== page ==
Federal Reserve Chair Jerome Powell said Wednesday the central bank will keep raising interest rates to fight inflation but at a slower pace, signaling a slow-down in rate hikes that have raised costs on new mortgages and car payments to slow the economy.
In a Wednesday speech, Powell said that despite a recent slowdown in price growth officials are looking for “substantially more evidence to give comfort that inflation is actually declining.”
“Despite some promising developments, we have a long way to go in restoring price stability,” Powell said in a speech hosted by The Brookings Institution.
Powell said the Fed would keep raising interest rates and maintain them at levels meant to restrict the economy until inflation was on track to hit the Fed’s 2 percent annual target.
But Powell added that the Fed will likely slow the pace of rate hikes as soon as December after previous increases pushed the U.S. economy to the edge of a recession.
“We have a risk management balance to strike. We think slowing down at this point is a good way to balance the risks,” Powell said.
The Fed began a historically aggressive battle against inflation earlier this year after keeping rates near zero since the onset of the COVID-19 pandemic in 2020. Over six consecutive meetings since March, the Fed boosted its baseline interest rate range to 3.75 to 4 percent, including four straight hikes of 0.75 percentage points in its most recent four meetings.
Some federal measures of inflation have shown signs of stabilizing in recent months as the combined toll of high prices and swift rate hikes slow the economy.
Powell said Wednesday the Fed expects its preferred measure of inflation, the personal consumption expenditures (PCE) price index minus food and energy, to have risen 6 percent over the past 12 months. That would be a 0.2 percentage point drop from September’s 6.2 percent annual increase in core prices.
Economists expect inflation to keep falling further as the economy continues to slow and runs into headwinds caused by a recession in Europe. But 6 percent annual inflation, Powell added, is still “much too high” and would require the Fed to keep slowing the economy through rate hikes.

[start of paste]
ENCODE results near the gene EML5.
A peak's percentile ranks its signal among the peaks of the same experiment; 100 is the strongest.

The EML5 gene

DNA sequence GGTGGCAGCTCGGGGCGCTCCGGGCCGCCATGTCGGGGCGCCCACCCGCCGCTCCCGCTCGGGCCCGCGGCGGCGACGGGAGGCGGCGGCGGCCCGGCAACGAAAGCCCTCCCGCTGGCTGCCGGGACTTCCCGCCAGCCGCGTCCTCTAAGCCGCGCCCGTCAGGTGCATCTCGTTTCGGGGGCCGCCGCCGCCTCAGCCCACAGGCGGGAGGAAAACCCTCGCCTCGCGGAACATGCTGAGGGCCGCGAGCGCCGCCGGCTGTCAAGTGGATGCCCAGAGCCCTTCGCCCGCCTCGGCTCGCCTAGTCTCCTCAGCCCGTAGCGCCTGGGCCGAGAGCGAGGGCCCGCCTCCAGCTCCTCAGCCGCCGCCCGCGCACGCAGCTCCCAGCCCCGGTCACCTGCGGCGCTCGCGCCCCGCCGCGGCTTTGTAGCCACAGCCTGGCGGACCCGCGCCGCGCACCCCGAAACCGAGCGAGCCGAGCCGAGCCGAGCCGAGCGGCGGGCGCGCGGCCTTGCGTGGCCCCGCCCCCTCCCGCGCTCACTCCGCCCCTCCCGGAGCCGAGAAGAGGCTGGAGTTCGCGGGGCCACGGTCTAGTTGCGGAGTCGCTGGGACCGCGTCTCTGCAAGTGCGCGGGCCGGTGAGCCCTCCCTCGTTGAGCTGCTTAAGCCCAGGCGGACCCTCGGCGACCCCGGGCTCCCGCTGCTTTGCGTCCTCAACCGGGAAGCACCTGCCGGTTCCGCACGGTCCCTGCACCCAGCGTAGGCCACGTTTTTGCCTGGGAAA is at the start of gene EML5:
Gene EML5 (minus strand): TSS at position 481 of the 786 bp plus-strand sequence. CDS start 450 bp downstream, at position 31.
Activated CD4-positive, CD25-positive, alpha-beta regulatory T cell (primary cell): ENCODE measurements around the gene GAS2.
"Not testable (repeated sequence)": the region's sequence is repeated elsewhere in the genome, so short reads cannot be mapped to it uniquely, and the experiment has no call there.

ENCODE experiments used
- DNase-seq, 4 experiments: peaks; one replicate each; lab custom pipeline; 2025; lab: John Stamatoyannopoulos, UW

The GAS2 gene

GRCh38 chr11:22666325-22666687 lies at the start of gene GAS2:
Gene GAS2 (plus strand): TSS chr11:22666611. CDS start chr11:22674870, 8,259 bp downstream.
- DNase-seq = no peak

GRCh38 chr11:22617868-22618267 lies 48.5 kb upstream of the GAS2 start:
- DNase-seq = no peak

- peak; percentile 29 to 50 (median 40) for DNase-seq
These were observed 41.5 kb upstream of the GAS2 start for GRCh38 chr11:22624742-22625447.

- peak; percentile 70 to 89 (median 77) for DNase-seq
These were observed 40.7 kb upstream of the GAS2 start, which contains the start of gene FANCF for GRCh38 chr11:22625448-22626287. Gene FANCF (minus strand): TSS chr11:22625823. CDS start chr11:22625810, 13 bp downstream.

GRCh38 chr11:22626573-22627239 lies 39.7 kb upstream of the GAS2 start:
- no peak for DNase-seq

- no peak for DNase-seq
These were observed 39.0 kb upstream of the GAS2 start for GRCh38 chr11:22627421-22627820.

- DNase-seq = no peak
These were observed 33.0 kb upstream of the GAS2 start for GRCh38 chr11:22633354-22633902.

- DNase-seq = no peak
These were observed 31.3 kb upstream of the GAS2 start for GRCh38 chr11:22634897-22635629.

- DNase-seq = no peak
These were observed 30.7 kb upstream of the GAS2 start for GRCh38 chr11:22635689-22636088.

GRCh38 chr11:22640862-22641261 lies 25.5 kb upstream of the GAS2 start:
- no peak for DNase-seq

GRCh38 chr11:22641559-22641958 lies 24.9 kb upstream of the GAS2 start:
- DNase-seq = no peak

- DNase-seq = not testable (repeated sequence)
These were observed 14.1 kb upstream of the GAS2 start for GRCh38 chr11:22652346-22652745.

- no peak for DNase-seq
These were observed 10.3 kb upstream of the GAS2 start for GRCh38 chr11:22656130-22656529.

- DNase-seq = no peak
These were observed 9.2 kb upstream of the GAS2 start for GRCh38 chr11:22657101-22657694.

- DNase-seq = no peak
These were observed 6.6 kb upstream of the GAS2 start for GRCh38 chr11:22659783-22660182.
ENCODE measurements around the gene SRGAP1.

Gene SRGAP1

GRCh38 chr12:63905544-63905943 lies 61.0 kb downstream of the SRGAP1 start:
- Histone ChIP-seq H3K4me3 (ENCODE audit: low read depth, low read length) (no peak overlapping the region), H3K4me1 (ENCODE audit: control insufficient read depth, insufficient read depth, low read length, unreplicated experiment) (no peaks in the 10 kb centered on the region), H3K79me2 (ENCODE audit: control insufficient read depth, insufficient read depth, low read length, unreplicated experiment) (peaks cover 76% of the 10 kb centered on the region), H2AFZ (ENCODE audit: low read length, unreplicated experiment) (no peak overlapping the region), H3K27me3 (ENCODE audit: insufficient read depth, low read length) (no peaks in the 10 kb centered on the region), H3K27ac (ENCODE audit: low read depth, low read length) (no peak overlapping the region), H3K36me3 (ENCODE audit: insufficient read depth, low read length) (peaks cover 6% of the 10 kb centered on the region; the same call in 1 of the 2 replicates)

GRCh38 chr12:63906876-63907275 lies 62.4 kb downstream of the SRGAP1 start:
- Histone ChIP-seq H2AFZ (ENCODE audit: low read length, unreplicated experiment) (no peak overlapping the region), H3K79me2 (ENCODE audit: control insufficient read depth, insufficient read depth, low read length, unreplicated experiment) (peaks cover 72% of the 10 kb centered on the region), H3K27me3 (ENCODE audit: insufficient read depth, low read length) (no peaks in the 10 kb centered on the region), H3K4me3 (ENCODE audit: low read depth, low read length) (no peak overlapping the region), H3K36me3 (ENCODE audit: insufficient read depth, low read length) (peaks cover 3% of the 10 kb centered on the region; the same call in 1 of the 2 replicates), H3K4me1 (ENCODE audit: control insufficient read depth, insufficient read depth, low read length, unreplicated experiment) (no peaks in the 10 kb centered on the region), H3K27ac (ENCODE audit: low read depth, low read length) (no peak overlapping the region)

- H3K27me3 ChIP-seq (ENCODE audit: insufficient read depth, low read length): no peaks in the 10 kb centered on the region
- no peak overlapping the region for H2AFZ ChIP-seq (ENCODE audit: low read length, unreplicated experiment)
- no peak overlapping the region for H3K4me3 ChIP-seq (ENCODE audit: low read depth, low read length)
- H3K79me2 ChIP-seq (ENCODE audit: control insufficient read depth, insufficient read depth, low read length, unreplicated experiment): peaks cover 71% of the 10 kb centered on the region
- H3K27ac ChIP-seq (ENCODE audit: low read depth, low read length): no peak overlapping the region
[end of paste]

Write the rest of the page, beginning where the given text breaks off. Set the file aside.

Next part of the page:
“Forecasts have been predicting just such a decline for more than a year, while inflation has moved stubbornly sideways. The truth is that the path ahead for inflation remains highly uncertain,” Powell said.
Some economists and a growing number of Democratic lawmakers have urged the Fed to stop raising interest rates over fears the bank could drive the U.S. into a recession. While many economic forecasters believe the U.S. will experience a mild slowdown in early 2023, others believe the Fed could still avoid a full-blown recession by easing off the brakes of the economy.
Critics of the Fed’s aggressive rate hikes also say the higher rates will do little to solve key sources of higher prices, such as the food and energy shocks created by the war in Ukraine, while putting millions of vulnerable Americans out of work.
Powell acknowledged that the U.S. economy has not yet felt the full impact of the Fed’s previous rate hikes—let alone the ones that lie ahead—and could face a steep slowdown. He said the notorious lags in monetary policy means it “makes sense” for the Fed to slow its rate hikes and assess how much further it needs to go.
Even so, Powell made clear the risks of a recession will not keep the bank from raising rates high enough and keeping them elevated long enough to bring inflation back down to the Fed’s 2 percent annual target.
“It is likely that restoring price stability will require holding policy at a restrictive level for some time. History cautions strongly against prematurely loosening policy. We will stay the course until the job is done,” Powell said.